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Benefits of knowing how to read a food label

Erica Lowenkron/Collegian

Erica Lowenkron/Collegian

Although many people ignore the clutter of numbers and percentages found on the back of every food and beverage package, food labels can help make a huge difference in the quality of life we live. Aside from weight watching, food labels give us direction in figuring out how to fuel our bodies for early-morning energy, late-night studying and before or after a workout. At the University of Massachusetts, the labels are made even simpler.

All the parts of a general food label are listed in terms of Percent Daily Value (DV). This percentage represents the amount that one serving contributes toward meeting the requirements of a nutrient per day, based on a 2,000-calorie diet. Serving size most often differs from the amount found in a package, so nutritional information usually needs to be adjusted accordingly.

Food labels aren’t just calorie calculators; they provide vital information about the nutritional value of what we are putting in our bodies. Many incidences of fatigue or a weak immune system are due to a micronutrient deficiency. Over half of all Americans are deficient in vitamin E, folate, calcium, magnesium and vitamin A. Keep in mind that foods with over 20 percent DV are considered high in that particular nutrient, while less than five percent is considered low.

Just like on regular food labels, the food labels in the dining commons have their ingredients listed in order from highest to lowest weight per serving. Servings are written in terms of ounces or number of pieces. UMass labels list the quantities of calories, sugars, proteins and sodium. Be wary of terminology. Corn syrup, high fructose corn syrup, fruit juice concentrate, maltose and dextrose are all types of sugars.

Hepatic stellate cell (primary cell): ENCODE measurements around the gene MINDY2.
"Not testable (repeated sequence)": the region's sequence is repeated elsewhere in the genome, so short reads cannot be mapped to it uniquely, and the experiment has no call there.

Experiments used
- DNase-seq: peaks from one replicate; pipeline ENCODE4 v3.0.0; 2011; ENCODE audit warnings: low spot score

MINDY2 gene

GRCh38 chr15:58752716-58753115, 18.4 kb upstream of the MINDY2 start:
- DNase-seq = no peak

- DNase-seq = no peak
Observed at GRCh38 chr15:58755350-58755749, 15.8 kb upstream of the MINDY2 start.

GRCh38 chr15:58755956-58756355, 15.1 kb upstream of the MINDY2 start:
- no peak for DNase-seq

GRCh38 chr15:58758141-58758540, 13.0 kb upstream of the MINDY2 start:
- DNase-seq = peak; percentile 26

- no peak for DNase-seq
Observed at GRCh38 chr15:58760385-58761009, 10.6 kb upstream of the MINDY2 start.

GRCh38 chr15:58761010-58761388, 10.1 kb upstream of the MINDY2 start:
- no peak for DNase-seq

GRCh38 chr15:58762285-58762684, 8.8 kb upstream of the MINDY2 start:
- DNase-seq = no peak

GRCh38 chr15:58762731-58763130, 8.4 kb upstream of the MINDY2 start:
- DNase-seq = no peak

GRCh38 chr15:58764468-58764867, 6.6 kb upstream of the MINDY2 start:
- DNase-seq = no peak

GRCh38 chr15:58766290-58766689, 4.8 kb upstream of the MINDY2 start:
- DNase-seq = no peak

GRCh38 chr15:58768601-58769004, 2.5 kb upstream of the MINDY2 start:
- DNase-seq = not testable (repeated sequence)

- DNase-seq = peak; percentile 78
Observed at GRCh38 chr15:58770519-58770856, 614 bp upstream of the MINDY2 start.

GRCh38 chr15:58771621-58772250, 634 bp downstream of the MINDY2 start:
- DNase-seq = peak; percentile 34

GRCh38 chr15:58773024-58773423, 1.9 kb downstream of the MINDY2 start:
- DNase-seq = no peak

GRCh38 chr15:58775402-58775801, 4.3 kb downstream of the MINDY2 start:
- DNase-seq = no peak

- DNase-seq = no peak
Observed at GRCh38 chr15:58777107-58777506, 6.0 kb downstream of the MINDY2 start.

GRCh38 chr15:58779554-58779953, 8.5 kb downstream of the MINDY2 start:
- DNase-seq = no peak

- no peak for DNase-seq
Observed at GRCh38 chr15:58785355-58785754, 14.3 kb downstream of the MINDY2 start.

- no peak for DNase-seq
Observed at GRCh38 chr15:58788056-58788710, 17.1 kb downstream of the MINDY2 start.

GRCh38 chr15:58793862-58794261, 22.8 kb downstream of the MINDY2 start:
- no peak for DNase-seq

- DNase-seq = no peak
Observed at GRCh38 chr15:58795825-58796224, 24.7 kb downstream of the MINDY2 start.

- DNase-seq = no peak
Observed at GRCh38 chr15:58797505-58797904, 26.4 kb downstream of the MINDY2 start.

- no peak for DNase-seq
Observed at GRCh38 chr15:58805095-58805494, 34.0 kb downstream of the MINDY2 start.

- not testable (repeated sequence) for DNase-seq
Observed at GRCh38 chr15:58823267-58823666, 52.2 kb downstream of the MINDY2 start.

At the top right corner of every food label are markers that indicate whether a dish is vegetarian, vegan, halal, whole grain, sustainable or grown locally, making it easy for students with certain dietary restrictions to grab food without poring over the small print of each label. Each UMass food label also includes a green healthfulness scale so students can get a quick gauge of the nutritional value and compare options.

The food labels in the dining commons are also extremely accommodating to students with allergies. Common allergens are listed in red at the bottom at the bottom of each label. Freshman nursing student Katherine Dos Santos makes daily use of the food labels in the dining hall to avoid ingesting foods containing nuts and soy, both of which she is allergic to.

“One of the deciding factors for me coming to UMass was that they labeled all of their food and made it very easy for me to see what I was able to and not able to eat,” Dos Santos said. “They also have a lot of soy free options.”

Falling asleep in class? Trying to pull an all-nighter? Having trouble getting through a workout? Reading a food label may help you make a choice that improves your performance in one of the following areas.

Late-night snack

If late nights at the library have you reaching for a midnight snack, choose a low-calorie option that contains minimal amounts of protein, fiber and fat. While it’s a myth that late-night eating is radically unhealthy, foods that are high in these ingredients may cause indigestion later in the night. Foods that are high in protein also contain the amino acid tryptophan, an amino acid commonly rumored to cause drowsiness.

Energy

When looking for a quick boost of energy, many of us find ourselves gravitating towards sugary snacks or caffeinated beverages. Choosing foods rich in iron (greater than 20 percent DV) may boost energy levels by allowing more oxygen to bind to cells and travel throughout the body. Pair it with foods rich in vitamin C to increase iron absorption for even better results.

Pre- and Post-Workout

For pre-workout, eat a mix of carbs, protein and a little bit of fat before working out. Carbs will provide energy, while protein will prevent breakdown of muscle and allow for faster recovery. The fat will slow down the absorption of both so the benefits last throughout the duration of a workout.

Despite the commonly held belief that you need to refuel the body with all the carbs you burned off, an ideal post-workout meal consists of protein-loading, not carb-loading. Most people eat a larger meal after working out, so take advantage of a post-workout dinner to consume some of the macro and micronutrients you may have missed throughout the day.

Food labels are meant to serve as a guide to healthy living, not a handbook. What’s most important is getting the nutrients you need while gradually eliminating some of the added substances that you don’t. Fluctuations in metabolism, activity level and even the weather can affect the amounts of nutrients and calories a person needs at any given time, so confining yourself to a rigid diet is neither healthy nor safe.

Lucy Matzilevich can be reached at lmatzilevich@umass.edu.

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